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Kid couch potatoes court long-term health risk

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To make it easier to stay off the couch, some people have a treadmill, exercise bike, or stair stepper in front of the TV. (Credit: Getty Images)

Telling children to sit still might be exactly the wrong message to give. Long periods of inactivity could cause changes in blood circulation even in young children, which may increase risk of heart disease later in life, according to a study.

Researchers worked with a very small sample. They measured nine girls between 7 and 10 years old for blood flow in their legs before and after they spent three hours in beanbag chairs in the lab watching movies and playing games on iPads. They also measured changes in circulation after a similar three-hour period except that the children got up and exercised for 10 minutes every hour.

The researchers found that the veg-out sessions were associated with a 33% decrease in the flexibility of the artery in the thigh, similar to the effect that marathon sitting has been observed to have in adults. In contrast, there was no difference in vessel flexibility after the sessions that were interrupted by bouts of exercise.

“We didn’t expect quite such a profound effect in children,” partly because children seem like they could be more resilient to sedentary behavior, said Alison McManus, associate professor of pediatric physiology at the University of British Columbia. McManus is lead author of the study, which was published in the journal Experimental Physiology on September 15.

The stiffening of the thigh artery in this study could increase the risk of cardiovascular problems by about 25%, at least until the vessel regains its flexibility, McManus said. However, the artery did seem to bounce back quickly; the blood flow was normal again by the time the girls returned to the lab several days later for the exercise session.

The concern is that if children make a habit of being inactive, their arteries could eventually lose the stretchiness, and they will be at greater risk of heart attack and stroke when they are adults, McManus said.

Ample research in adults has suggested that being glued to a chair or couch for hours on end could increase levels of blood sugar and cholesterol, and risk of obesity, heart disease and even premature death. The current study is one of the first to look at physical effects of sedentary behavior in kids.

Another surprise of the study is that the young girls were able to sit still for so long. During the three-hour session, they only spent about eight minutes standing or moving their legs, based on sensors attached to their legs, and that was mostly to readjust their position. “We always have this idea that kids fidget (but) they are very good at sitting still,” McManus said. To their detriment, the study suggests.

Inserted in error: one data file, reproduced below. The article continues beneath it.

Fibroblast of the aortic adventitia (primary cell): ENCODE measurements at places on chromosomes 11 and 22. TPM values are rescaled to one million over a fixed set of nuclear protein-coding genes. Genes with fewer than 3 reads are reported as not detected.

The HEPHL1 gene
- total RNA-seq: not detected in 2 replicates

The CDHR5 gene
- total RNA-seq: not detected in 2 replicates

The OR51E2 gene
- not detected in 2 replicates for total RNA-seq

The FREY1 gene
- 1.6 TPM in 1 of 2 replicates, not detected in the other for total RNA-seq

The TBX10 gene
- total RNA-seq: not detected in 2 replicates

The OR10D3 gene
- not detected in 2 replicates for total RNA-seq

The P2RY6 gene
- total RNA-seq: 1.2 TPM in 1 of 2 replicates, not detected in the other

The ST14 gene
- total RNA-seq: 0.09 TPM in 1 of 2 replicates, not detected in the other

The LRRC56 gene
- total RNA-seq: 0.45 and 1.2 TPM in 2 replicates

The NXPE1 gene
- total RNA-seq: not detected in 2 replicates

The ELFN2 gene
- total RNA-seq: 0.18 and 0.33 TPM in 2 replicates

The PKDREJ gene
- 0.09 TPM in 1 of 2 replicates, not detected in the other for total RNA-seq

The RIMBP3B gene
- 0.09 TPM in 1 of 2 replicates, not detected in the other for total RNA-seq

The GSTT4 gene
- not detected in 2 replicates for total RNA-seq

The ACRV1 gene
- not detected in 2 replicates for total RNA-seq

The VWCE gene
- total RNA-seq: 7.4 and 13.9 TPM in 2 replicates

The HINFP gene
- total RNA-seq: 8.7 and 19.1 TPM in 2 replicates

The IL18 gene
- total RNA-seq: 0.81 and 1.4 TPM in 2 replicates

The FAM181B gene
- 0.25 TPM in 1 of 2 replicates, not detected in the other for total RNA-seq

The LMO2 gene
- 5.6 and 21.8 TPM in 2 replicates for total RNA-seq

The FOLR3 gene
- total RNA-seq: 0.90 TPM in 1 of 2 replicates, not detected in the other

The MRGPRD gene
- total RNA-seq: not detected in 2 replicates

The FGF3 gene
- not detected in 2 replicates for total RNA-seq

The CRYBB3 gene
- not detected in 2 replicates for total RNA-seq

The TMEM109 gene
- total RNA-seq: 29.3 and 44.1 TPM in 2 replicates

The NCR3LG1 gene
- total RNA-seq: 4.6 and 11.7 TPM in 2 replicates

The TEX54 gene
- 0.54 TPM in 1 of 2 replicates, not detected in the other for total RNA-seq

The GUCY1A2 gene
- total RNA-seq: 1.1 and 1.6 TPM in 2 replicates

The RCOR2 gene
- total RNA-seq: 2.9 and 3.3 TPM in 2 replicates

Although it is hard to know how much more sedentary kids are now than in the past — this behavior was not really measured 10 or 15 years ago — it could be a lot, McManus said. Children today spend about 60% of their waking hours inactive.

Even though the current study only involved girls, boys would probably also be affected in the same way by sitting for long periods, said Alan Hedge, professor of ergonomics at Cornell University, who was not involved in the study.

Likewise, although the beanbag chairs in the current study are probably among the worst seats in terms of cutting off circulation, even the most ergonomic chairs would probably do the same damage, although it might take a longer sitting session, Hedge said.

“This research suggests that children are not that different from adults in terms of fundamental physiology of the body,” Hedge said. “It confirms that sitting compresses blood vessels in young people just as much as it does in adults [and] just as much as it does in elderly.”

There could even be benefit for children in standing or moving 10 minutes every half hour, which Hedge advises, even though those in the current study only moved for 10 minutes every hour. This additional movement could help them remain more alert, and maintain good bone and muscle health, Hedge said.

Teachers and schools can help by designing lessons and schedules around getting children to stand up every half hour or hour, and parents should keep an eye on their children to make sure they don’t spend too much time parked in front of the TV or computer, Hedge said.